Since 2015, responses to migration flows to Europe have been ad hoc and inconsistent, highlighting the cracks in the Union and making clear the need for increased solidarity among Member States. It’s time for a fresh start. But while the European Commission works to develop a New Pact on Migration and Asylum, there remain questions as to how events of early 2020 have impacted their work. From the outbreak of COVID-19 to developments at the Greece-Turkey border and the challenge of moving unaccompanied minors out of camps, it has become more important than ever for policymakers to keep inclusion and respect for human lives and dignity at the centre of all they do.

  • What effect has the outbreak of COVID-19 had on Europe’s migration policies?
  • Having witnessed the fall-out of developments on the Greece-Turkey border, what can the Commission do to encourage a sense of solidarity among Member States that goes beyond security-based rhetoric and reinforcing external borders?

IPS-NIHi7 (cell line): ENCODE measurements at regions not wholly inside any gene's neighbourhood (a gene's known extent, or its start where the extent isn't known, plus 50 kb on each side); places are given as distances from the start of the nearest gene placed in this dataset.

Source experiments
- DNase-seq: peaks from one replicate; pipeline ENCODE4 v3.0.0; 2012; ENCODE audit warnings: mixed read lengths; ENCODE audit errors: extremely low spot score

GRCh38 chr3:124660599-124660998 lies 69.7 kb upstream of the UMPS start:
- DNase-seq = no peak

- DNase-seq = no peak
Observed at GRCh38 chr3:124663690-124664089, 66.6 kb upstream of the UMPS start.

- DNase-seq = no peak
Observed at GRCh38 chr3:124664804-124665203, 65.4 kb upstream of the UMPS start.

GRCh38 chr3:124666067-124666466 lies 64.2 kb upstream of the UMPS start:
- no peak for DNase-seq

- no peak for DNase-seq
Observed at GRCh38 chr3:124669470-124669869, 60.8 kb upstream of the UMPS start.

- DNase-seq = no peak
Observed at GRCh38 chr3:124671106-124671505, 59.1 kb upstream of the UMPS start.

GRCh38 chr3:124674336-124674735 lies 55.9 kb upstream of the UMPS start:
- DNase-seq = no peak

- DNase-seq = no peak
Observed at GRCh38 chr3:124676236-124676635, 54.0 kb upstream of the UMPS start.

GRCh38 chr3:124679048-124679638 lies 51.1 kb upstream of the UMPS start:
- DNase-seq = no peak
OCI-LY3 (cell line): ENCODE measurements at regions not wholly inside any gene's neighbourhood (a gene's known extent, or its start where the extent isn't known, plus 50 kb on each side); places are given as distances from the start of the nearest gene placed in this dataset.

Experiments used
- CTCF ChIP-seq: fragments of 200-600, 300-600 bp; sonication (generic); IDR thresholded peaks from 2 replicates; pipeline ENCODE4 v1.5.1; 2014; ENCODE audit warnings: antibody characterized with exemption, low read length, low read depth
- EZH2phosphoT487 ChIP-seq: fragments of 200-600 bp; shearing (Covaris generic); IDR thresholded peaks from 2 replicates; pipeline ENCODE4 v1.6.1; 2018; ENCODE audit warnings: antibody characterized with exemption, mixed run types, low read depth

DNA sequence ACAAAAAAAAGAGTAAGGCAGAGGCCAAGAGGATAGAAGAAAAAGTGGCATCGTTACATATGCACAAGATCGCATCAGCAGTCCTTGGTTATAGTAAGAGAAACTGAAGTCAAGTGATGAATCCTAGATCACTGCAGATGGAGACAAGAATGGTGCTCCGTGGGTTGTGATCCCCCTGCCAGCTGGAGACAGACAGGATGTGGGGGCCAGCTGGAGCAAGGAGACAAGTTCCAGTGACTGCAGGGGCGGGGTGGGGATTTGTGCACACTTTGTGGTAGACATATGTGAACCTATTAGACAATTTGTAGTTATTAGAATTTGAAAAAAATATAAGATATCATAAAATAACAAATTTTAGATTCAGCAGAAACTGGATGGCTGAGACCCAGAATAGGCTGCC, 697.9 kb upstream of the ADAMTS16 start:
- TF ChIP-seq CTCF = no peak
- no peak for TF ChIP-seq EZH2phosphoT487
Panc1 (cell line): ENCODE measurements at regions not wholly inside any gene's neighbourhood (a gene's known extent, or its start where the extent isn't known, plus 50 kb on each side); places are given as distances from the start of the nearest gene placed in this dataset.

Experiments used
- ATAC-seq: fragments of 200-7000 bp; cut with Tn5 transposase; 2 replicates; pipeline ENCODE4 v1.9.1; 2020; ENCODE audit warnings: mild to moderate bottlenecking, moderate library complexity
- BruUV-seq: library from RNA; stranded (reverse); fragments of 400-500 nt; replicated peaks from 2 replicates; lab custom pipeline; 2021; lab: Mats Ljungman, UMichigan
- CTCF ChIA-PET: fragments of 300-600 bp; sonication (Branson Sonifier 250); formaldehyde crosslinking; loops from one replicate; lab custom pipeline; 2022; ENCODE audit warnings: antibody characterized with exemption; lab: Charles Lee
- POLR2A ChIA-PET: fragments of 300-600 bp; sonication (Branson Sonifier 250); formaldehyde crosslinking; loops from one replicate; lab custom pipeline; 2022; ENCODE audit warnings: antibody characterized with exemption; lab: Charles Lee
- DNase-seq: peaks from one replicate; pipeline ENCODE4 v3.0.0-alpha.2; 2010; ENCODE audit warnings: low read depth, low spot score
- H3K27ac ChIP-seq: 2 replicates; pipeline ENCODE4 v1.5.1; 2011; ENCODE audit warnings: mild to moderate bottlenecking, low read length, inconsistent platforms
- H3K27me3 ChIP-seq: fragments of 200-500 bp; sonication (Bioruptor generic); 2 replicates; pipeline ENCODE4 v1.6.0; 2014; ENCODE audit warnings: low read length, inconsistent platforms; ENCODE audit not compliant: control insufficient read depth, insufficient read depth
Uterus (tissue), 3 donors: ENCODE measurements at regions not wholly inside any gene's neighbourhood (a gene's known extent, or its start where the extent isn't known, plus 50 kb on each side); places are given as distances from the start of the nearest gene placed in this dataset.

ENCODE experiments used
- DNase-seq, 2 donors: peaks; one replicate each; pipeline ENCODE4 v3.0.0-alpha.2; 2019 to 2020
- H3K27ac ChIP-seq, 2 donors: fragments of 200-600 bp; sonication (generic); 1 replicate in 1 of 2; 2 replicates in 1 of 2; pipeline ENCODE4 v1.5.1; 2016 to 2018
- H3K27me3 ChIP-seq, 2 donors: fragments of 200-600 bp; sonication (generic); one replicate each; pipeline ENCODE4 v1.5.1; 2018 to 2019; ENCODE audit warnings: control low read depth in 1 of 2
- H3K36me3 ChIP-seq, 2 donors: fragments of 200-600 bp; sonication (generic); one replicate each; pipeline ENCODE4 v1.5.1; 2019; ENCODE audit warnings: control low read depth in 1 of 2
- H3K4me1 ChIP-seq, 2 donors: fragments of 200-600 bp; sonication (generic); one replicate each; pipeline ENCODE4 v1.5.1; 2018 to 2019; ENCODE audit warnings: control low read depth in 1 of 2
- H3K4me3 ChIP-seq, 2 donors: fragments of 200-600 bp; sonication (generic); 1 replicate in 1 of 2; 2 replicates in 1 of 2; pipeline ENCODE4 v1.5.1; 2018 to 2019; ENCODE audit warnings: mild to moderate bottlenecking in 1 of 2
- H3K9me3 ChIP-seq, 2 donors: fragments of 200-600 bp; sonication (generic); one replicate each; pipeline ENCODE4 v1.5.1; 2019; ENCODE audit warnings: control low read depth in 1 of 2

• What steps is the Commission taking to overcome ad hoc responses to search and rescue, combat unsafe and illegal migration, and ensure genuine safe and legal pathways?

speaker

Ylva Johansson

European Commissioner for Home Affairs

moderator

Shada Islam

Director of Europe and Geopolitics at Friends of Europe

End of In Conversation With
Speakers

Speakers

Ylva Johansson
Ylva Johansson

European Commissioner for Home Affairs

Show more information on Ylva Johansson

Ylva Johansson was appointed European Commissioner for Home Affairs in December 2019, taking up the position following years of service in the Swedish government. Having most recently served as Swedish Minister for Employment and Integration from 2014-2019, she previously held positions as Minister for Health and Elderly Care and Minister for Schools. A former teacher, Johansson has also served as a Member of the Swedish Parliament.

Photo of Shada Islam
Shada Islam

Director of Europe and Geopolitics at Friends of Europe

Show more information on Shada Islam

Shada works on issues related to the future of Europe, minority and integration challenges as well as on Europe’s relations with emerging nations. She set up the Asia Programme for Friends of Europe in 2011 and also leads its work on development issues. She is the former Europe correspondent for the Far Eastern Economic Review and continues to write for leading international publications.